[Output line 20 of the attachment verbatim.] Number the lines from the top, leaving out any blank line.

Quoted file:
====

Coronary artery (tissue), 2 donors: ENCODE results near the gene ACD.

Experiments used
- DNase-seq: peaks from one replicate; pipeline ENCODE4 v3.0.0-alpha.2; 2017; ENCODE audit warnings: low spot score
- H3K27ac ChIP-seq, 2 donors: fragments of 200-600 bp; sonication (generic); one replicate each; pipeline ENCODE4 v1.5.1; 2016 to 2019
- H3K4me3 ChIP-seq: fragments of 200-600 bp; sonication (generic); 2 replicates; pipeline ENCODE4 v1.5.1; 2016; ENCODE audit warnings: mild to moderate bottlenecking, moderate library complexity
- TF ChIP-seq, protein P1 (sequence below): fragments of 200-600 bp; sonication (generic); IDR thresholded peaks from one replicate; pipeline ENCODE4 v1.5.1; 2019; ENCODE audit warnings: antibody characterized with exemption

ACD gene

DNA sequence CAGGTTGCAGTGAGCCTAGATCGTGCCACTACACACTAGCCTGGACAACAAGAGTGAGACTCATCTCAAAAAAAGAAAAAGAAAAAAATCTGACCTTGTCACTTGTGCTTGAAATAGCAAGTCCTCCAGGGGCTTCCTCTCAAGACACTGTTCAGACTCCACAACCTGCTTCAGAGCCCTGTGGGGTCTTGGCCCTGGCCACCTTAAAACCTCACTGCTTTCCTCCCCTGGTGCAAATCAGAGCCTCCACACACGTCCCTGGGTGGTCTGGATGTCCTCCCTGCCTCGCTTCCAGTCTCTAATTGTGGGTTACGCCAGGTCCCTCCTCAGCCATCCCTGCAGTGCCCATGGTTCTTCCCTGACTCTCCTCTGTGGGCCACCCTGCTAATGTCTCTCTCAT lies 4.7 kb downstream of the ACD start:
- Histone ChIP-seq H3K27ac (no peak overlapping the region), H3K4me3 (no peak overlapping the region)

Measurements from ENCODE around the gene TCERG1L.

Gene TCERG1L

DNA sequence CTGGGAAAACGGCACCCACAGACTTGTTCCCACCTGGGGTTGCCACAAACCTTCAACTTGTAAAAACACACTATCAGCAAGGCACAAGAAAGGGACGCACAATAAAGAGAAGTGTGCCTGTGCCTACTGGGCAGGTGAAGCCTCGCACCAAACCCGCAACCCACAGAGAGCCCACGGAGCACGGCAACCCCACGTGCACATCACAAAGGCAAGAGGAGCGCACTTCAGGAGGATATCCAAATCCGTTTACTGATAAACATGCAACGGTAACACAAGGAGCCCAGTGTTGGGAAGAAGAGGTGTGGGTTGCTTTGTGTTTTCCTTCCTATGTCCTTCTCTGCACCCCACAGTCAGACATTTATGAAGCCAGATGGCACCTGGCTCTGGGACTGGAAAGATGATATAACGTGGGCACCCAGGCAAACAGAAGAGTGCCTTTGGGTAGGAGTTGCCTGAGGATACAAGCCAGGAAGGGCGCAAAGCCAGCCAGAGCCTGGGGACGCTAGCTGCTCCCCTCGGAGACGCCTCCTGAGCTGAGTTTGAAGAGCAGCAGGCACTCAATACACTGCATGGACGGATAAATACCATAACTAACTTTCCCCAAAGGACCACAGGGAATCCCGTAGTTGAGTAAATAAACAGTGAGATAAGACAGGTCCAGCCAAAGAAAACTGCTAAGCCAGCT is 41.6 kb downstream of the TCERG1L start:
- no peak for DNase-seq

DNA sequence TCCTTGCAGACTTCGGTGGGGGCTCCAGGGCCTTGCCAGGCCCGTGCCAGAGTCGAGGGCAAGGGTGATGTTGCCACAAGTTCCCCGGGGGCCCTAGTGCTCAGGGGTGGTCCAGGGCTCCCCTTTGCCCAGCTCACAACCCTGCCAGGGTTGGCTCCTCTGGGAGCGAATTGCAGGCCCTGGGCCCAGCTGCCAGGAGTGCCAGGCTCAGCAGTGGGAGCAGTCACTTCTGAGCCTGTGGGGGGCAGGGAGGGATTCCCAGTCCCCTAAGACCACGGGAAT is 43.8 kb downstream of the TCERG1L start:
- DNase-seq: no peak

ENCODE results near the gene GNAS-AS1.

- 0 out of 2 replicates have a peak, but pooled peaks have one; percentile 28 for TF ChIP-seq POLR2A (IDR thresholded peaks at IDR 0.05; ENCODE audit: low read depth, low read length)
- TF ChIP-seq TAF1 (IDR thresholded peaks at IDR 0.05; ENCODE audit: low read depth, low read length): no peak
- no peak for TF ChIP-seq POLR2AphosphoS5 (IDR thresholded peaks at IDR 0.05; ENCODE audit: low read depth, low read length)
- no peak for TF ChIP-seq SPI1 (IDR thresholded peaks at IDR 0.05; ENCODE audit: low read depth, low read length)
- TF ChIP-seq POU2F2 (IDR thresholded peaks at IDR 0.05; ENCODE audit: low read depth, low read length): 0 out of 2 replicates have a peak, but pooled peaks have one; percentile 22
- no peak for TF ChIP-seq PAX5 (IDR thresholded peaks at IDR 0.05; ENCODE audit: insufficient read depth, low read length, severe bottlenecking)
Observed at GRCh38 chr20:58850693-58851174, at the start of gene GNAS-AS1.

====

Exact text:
- no peak for TF ChIP-seq SPI1 (IDR thresholded peaks at IDR 0.05; ENCODE audit: low read depth, low read length)